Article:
I chose to respond anyway, ‘Yes. I use the word “submit”. Other people use “surrender”. It depends on the person.’

The Governor met my eyes. ‘You submit to someone.’ She looked at me as though I’d walked into her office for the first time and just sat down. ‘You submit to someone.’ It wasn’t said in judgement—just a statement. This is what this person does.


She looked at the photos on her desk, then looked at my educational background, further acclimating this information.

Returning to me she said, ‘She must be something else.’

‘There is no “she” at the moment.’

‘That seems like a waste.’

‘Really, Governor? You don’t seem like the sort of person who’d think a woman’s worth is based on her being part of a couple.’

‘Oh! No! I meant, a waste for some Dominant woman to have her life running like clockwork. I bet you’re incredible.’

Of course she instantly thought of the Domme’s point of view. I smirked. ‘That’s very kind of you, but it depends on what the other woman wants. What one person could think of as the perfect sub would seem useless to another.’

Shrugging, she shook her head, ‘How many styles could there be?’

I whispered, ‘As many as there are people.’ Sipping my tea I continued, ’Then when you pair them off (or put them in groups—some people are in sort of families or houses) their dynamic has to be defined by the people involved. It’s great because it’s made for you, but it’s awful because it requires so much communication.’

‘You have to start somewhere—how do you…’ She twirled an elegant hand.

‘There are books. Paradigms of Power by Raven Kaldera is great. It’s essays about a variety of styles of power exchange. Lots of people start with something that already exists in the world with a hierarchy or a power differential—military, Victorian households, CEO/COO, anything really—then tweak the rules and invent rituals that reinforce the authority transfer in a way that works for them.’

She wanted to ask something but hesitated; suddenly her notebook was fascinating.


Her voice was quiet, ’Does anyone do… Governor/inmate?’ She regarded me from the corner of her eye.

‘It wouldn’t surprise me.’

She faced me straight on. ’You didn’t laugh.’

‘Governor, everything is a thing. I assure you, whatever your deepest, darkest fantasy is, somewhere someone is doing it.’ I held my hand up, palm out. ‘I’m not asking what it is—I’m just saying—someone (or a group of someones) are doing it for the fiftieth time as we speak. They’ve probably built special props and furniture to facilitate the process. There is nothing new under the sun. There are only kinks and ways of being you haven’t heard of yet. I haven’t heard of people turning Governor/inmate into a power exchange, but that doesn’t mean no one has.’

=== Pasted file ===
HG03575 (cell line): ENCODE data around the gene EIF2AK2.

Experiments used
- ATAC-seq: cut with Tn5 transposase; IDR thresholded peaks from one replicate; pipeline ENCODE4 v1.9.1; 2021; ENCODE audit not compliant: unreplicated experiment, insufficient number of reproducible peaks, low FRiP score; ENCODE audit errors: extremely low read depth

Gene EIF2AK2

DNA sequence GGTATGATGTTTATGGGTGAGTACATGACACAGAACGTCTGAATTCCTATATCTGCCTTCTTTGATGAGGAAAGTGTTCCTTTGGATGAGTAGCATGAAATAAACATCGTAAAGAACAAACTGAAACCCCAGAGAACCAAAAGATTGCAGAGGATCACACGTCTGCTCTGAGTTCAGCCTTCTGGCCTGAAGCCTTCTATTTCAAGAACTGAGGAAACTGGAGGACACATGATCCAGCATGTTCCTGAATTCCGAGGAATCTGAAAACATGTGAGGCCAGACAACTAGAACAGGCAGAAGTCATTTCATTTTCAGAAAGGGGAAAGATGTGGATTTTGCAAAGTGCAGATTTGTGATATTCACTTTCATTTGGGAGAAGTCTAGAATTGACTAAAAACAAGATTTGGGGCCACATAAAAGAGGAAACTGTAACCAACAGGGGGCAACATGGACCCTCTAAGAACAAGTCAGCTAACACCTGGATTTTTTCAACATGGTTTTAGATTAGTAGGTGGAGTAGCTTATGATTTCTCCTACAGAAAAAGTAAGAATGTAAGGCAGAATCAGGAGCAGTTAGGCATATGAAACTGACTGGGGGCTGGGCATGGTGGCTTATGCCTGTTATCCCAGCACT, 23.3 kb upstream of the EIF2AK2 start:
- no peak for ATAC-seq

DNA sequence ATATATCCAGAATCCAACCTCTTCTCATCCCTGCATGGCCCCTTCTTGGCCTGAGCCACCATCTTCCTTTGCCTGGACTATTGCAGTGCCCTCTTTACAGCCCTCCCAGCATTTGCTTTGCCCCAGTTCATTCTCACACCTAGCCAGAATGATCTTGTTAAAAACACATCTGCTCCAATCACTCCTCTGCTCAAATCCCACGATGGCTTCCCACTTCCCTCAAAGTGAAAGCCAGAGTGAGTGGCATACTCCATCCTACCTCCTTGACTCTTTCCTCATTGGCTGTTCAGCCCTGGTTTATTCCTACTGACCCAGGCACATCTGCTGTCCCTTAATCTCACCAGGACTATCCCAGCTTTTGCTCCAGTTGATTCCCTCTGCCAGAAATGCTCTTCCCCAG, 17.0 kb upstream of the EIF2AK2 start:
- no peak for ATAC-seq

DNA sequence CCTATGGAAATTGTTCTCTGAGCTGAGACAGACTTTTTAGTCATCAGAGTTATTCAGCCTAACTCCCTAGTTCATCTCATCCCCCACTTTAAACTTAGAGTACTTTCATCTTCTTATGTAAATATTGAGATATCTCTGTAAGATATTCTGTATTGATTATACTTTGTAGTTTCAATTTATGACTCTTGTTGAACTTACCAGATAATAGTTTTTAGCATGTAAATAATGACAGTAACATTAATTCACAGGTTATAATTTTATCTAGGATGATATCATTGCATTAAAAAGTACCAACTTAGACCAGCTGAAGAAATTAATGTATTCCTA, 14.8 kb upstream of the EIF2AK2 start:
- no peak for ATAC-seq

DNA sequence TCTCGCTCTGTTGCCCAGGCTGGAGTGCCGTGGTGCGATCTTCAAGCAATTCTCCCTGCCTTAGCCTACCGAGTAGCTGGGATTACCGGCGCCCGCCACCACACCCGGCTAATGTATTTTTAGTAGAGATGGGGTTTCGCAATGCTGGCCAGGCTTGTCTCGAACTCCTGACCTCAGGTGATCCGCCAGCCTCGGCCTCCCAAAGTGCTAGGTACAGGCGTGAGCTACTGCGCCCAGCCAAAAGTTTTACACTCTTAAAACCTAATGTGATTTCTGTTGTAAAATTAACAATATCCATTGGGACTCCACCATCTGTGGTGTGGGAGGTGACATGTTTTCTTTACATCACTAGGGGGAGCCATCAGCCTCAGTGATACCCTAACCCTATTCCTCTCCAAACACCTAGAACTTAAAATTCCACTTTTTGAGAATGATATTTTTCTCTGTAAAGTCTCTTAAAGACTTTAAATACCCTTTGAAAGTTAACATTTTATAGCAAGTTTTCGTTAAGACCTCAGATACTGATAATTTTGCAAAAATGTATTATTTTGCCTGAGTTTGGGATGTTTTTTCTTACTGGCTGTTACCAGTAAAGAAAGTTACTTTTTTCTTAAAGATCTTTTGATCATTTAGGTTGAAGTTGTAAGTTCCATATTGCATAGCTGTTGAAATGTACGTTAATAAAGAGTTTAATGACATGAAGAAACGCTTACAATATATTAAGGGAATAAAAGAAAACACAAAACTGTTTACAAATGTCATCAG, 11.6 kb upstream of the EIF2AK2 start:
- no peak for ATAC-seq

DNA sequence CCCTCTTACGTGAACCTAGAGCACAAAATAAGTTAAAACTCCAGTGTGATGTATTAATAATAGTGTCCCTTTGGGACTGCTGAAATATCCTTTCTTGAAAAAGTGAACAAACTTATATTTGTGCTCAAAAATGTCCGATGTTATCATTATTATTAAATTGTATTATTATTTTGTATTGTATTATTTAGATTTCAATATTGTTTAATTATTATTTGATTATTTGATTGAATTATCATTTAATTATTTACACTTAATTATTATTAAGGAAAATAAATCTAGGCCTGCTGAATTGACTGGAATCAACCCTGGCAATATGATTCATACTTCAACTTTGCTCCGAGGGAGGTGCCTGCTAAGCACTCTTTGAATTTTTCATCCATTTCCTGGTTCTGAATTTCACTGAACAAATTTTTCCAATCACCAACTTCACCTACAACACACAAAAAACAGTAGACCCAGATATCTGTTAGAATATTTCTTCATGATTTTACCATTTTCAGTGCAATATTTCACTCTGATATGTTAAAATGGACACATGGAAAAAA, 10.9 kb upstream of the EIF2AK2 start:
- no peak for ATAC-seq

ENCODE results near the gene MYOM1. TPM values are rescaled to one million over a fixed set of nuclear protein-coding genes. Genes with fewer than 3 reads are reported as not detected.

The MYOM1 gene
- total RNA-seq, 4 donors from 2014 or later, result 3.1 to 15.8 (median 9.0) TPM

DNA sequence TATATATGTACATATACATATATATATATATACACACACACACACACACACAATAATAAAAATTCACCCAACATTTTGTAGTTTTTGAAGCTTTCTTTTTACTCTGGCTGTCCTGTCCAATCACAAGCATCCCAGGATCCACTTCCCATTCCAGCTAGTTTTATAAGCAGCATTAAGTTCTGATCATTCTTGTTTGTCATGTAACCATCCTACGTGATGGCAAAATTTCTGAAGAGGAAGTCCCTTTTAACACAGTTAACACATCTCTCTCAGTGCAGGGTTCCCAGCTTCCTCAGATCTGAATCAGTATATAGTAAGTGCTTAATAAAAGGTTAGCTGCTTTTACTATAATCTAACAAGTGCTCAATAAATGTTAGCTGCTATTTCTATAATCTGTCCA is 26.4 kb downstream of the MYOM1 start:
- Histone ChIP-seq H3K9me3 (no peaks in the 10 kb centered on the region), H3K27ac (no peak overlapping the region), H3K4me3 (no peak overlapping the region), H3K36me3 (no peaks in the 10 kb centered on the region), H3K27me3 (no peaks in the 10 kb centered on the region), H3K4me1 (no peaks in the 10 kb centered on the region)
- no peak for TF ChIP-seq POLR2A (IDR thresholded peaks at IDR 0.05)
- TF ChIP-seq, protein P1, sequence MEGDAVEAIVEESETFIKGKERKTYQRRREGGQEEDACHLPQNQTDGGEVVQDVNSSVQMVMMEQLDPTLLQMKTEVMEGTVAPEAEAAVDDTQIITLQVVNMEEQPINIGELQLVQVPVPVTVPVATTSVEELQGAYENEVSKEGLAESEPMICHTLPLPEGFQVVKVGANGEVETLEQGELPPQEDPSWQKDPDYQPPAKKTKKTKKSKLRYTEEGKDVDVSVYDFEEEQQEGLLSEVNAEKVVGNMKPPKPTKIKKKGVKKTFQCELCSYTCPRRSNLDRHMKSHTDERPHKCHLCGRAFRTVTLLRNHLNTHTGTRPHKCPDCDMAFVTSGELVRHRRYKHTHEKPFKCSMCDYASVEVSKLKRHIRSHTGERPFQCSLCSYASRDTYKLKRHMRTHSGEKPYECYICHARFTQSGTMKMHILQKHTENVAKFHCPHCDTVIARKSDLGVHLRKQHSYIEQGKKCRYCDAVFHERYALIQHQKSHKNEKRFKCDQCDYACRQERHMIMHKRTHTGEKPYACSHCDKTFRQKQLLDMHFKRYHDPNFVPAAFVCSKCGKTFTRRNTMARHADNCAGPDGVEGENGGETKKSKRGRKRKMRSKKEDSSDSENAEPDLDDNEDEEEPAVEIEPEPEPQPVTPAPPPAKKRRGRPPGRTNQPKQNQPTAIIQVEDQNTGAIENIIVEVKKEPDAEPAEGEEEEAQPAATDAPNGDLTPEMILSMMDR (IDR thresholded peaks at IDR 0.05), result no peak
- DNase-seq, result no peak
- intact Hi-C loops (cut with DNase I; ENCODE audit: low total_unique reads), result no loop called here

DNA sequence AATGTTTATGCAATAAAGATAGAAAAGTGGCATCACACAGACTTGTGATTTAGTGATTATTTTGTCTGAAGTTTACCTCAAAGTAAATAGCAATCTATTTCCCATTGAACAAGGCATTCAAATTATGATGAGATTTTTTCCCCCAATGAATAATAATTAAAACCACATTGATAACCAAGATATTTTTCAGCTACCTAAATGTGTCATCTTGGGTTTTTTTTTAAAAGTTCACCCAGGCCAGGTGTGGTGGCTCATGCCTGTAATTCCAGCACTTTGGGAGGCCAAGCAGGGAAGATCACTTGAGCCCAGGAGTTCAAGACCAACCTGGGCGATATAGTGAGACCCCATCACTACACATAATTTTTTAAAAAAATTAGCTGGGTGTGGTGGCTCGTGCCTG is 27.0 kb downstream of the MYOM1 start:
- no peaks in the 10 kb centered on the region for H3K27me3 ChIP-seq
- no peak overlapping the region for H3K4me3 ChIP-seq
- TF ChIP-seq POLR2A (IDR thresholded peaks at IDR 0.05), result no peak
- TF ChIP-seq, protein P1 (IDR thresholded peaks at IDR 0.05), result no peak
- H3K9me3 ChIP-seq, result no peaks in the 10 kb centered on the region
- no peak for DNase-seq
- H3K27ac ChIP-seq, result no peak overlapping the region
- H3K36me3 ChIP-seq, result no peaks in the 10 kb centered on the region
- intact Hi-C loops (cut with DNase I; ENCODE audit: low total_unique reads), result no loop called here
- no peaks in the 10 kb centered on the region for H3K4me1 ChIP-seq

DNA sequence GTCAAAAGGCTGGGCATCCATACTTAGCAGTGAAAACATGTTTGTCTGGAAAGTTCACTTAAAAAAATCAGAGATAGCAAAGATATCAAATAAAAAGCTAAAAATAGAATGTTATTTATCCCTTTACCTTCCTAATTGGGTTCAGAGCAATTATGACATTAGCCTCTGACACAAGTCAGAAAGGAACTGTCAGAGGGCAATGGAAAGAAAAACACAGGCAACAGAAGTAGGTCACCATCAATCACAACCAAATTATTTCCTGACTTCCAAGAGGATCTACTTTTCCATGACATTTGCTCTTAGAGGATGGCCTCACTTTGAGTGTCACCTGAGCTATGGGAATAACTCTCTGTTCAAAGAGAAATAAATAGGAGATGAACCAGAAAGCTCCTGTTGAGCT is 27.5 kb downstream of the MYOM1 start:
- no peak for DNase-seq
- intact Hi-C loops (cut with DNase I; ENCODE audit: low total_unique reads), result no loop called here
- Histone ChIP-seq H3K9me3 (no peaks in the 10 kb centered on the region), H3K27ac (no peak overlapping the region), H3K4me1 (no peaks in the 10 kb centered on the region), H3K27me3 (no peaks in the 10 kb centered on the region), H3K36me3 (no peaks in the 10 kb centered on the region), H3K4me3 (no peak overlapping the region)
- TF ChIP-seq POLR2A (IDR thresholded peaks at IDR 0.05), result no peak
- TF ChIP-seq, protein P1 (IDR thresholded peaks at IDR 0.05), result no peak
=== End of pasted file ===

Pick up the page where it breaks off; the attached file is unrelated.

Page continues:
It was again as though I had walked into the room for the first time. People were so accustomed to being judged for merely existing they often needed a moment to accept not being judged. I’d cried the first time I’d realised someone accepted me for me.

‘But…there must be activities you find…’

‘You can’t help what you have a visceral response to, but I just avoid those scenes and have those things on my hard limit list.’ To her expression I added, ‘Things that a Dominant shouldn’t even bring up. Words they shouldn’t say—places not to touch. Things like that. But just because those things send me to DEFCON 5 doesn’t mean no one should use them. As long as other people are aware of their risks, are adults and consenting—they can do whatever they’d like. If you want someone to hold space for your freakyness you have to celebrate other people’s freakyness.’

Both immaculate eyebrows jumped, ‘Celebrate it?’

‘People being true to themselves when the whole world (including other kinky people) is telling them they’re a bunch of perverted freaks? Yeah I celebrate that. I can be happy for someone getting their long-held fantasy even if every part of that fantasy is a hard limit for me because some people would throw all of us in the same padded cell and set it on fire. If wouldn’t matter if I was saying, “No, that’s the weird shit—I’m not into that!”’

Her eyes danced over me, corners of her lips curling, ‘Seen some things, have you.’

I deadpanned, ‘That will never leave me.’

She laughed. Her smile was beautiful. After sipping her tea, ‘So. What are you into?’

‘Well, Governor. That’s not appropriate for work.’

‘We were just talking about power exchange.’

‘That’s my relationships. That’s like asking someone if they’re gay or straight. It’s an orientation—it’s how I relate to people in relationships. If more people were familiar with the terminology it would just be another thing to ask about when trying to set someone up—if a person likes going to the opera, traveling or if they’re into power exchange. It has nothing to do with sex.’

‘It doesn’t?’ Amused, tea cup paused halfway down to the saucer.

‘No, I’m asexual. The majority of my contracts strictly forbid sexual contact.’

She was so still for so long it was as though a pause button had been engaged. Of everything that had been discussed today, this is what had broken her mind. Ah, preconceived notions. They were a bastard.

‘But.’ I said, ‘This isn’t really an appropriate conversation for work.’ Checking the clock, I added, conversationally, ‘And our meeting has run over by a vast margin. If you’d like to continue this discussion outside of work, I would be amenable. Also, I’ll send notes on the next section of the Officers’ Handbook by the end of the week, yeah?’

‘Yes, thank you.’

As I was leaving, I heard the Governor’s cup finally make contact with her saucer.